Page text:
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In case of exporters who have filed Shipping Bill without certificate from an inspection agency

2. Excise formalities: In case goods are cleared by the manufacturer for export, there are accompanied by Form AR-4 or AR-4A. This form must be submitted to the Customs authorities. The Custom Officer certifies that the goods covered by the form have been exported. This firm then has to be submitted to the Maritime Collector for obtaining proof of export. The bond executed by the manufacturer-exporter with the excise authorities for clearance of goods without payment of excise duty is released only when proof of export is accepted by the maritime collector. 3. Exchange control formalities: The exporter must file copies of GR form prescribed by the Reserve Bank of India (RBI) for the purposes of exchange control with his bankers. Purpose of GR form is to enable RBI to ensure that export proceeds from the export are received in India through proper banking channels only within reasonable time limits. 4. Inspection reports: Certain goods such as items which are prohibited for export under the Foreign Trade (Development and Regulation) Act, antiques, arms, narcotics, etc can be exported only after they have been inspected for export and appropriate permissions from the concerned authorities have been obtained. In such case, inspection report must also be submitted. The inspection may be done at the exporter's premises or at a Customs Area. 5. Let export order : After all the above formalities are over and the Customs Officer is satisfied that the export does not contravene the provisions of any law and all duties and other dues have been paid, a "Let Export Order" will be made to permit the export. Procedures have to be followed by the person in-charge of conveyance (shipper) 1. Entry outwards entry outward is granted by the Customs authorities on application made by Steamer Agents 14 days in advance to enable the exporters to submit Shipping Bills. This enables Speedy completion of Customs formalities. Loading of goods on the vessel can start only after Entry Outwards is granted.

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2. Loading with permission: Goods for export can be loaded only after the Shipping Bill or Bill of Exports duly assessed by the Customs Officer is handed over by the exporter to the person in-charge of the conveyance. In case of baggage and mail baggage, Shipping Bill is not necessary but approval of the Customs Officer is required for loading. 3. Export manifest or export report must be filed in the prescribed form before departure giving the prescribed details which are similar to the details required in the Import Manifest. The Export Manifest may be amended or supplemented with permission if there were no fraudulent intention. The Export manifest must be accompanied by a declaration that the details specified are true and correct by the person in-charge of the conveyance. This report is not required if the conveyance is carrying only luggage. Miscellaneous procedures 1. Boat notes: Sometimes, a vessel instead of actually docking at a port may unload cargo in a smaller boat which will bring the cargo on to the shore. In such cases, the small boat must be accompanied by a Boat Note. Such Boat Notes will be issued by a Customs Officer in the prescribed form in duplicate. Similarly, in case of exports, a boat may carry the export cargo to a waiting ship at sea. In such cases, a boat note is required. However, a Boat Note is not required if the cargo is accompanied by a shipping list. A Boat Note is also required for transshipment of cargo i.e. transfer from one ship to another for reshipment. 2. Transit goods: Any goods imported in a vessel or aircraft will be allowed to remain on board of the vessel or aircraft and to be transited without payment of custom duty. However all these goods must be mentioned in import manifest submitted by the person in charge of the conveyance. 3. Trans-shipment of goods means transfer of goods from one vessel to another for transport to any port. Goods can be trans-shipped without payment of any customs duty provided they are mentioned in the Import Manifest. In such cases, a Bill of Trans-shipment must be submitted to the Customs Officer. However, such transshipment is not allowed in case of certain prohibited goods.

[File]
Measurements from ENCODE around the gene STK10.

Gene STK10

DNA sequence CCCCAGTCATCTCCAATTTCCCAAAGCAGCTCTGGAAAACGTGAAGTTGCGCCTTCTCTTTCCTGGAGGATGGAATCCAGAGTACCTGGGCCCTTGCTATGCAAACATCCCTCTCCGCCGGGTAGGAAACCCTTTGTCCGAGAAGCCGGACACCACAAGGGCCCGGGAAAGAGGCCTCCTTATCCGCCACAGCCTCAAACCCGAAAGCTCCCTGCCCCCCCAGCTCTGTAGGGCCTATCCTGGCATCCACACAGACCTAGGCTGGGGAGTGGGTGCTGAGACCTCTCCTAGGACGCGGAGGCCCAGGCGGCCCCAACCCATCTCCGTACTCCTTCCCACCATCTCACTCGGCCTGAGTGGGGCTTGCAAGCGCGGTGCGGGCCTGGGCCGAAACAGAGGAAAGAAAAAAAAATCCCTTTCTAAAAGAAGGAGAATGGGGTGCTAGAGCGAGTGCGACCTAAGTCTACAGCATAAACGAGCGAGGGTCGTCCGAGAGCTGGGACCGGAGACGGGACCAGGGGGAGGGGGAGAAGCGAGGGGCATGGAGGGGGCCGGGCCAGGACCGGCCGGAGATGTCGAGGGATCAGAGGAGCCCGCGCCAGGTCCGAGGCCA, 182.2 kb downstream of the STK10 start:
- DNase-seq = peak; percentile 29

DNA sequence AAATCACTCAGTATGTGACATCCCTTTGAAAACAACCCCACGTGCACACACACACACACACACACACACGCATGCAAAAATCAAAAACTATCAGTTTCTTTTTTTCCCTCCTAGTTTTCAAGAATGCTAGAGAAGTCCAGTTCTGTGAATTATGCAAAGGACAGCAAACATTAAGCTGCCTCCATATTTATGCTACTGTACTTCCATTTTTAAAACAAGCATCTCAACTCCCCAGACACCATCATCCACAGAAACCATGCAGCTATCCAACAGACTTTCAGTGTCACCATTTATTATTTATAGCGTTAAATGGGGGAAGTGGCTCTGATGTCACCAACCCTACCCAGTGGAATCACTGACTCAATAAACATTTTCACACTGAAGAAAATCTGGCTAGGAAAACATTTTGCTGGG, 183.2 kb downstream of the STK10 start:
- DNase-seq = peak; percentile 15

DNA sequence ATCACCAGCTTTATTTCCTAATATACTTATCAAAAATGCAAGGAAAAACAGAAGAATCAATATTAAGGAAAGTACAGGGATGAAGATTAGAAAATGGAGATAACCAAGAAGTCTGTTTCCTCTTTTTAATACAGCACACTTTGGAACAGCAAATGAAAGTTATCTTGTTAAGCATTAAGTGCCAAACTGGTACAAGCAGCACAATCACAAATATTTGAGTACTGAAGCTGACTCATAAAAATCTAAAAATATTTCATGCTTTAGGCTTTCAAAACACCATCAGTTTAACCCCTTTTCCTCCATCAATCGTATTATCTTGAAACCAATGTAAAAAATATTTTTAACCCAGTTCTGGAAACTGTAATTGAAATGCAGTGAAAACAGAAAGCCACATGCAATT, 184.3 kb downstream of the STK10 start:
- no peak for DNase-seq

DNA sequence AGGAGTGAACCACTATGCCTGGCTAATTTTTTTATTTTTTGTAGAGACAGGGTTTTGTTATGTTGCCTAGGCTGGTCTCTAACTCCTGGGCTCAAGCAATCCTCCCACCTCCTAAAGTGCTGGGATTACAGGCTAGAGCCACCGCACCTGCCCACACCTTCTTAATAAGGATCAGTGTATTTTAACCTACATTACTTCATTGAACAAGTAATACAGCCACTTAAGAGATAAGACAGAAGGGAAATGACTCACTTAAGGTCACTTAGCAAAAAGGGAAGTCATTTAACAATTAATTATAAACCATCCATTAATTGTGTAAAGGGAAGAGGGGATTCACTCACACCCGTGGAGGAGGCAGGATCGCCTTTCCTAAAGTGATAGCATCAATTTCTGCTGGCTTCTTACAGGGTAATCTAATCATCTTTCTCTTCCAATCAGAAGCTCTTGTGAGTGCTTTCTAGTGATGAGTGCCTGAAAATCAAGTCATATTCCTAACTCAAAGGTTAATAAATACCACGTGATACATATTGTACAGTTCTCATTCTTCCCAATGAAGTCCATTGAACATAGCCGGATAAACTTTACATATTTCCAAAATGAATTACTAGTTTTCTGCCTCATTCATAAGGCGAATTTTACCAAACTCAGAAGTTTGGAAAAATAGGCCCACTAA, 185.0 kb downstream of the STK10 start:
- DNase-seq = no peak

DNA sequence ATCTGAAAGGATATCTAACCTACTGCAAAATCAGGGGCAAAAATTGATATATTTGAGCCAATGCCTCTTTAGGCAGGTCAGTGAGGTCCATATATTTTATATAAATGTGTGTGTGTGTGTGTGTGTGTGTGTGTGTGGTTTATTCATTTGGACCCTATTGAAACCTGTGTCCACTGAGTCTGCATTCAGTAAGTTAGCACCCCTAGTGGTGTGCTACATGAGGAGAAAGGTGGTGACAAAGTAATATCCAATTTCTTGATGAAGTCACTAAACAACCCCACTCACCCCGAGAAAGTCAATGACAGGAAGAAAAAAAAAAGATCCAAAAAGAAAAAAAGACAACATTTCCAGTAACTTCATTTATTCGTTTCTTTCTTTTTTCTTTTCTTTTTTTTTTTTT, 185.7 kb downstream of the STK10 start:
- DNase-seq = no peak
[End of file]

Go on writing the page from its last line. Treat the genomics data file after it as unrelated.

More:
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4. Coastal goods means goods transported from one port in India to another port in India but do not include imported goods. though no import or export is involved in case of coastal goods, adequate control procedures are required in order to ensure that these goods are not illegally exported. Trade and transport of coastal goods by sea can be carried out only on approved coastal ports. The consignor must file a Bill of Coastal Goods to the Customs authorities in the prescribed form giving the prescribed details. The goods will be loaded by master of vessel only after the Bill of Coastal Goods is approved by the Customs authorities. The Master of vessel must carry an advice book where entries will be made by the Customs Officer. This advice book can be inspected by a Customs Officer a coastal port. On completion of loading, entry outwards is granted by the Customs Officer after which the vessel may leave port. The coastal goods can be unloaded on a Coastal Port or a Custom Port. The relevant documents and goods will be inspected by the Customs authorities. Unloading can be done only after obtaining permission from the Customs Officer.

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EXPORT AND IMPORT OF AGRI PRODUCTS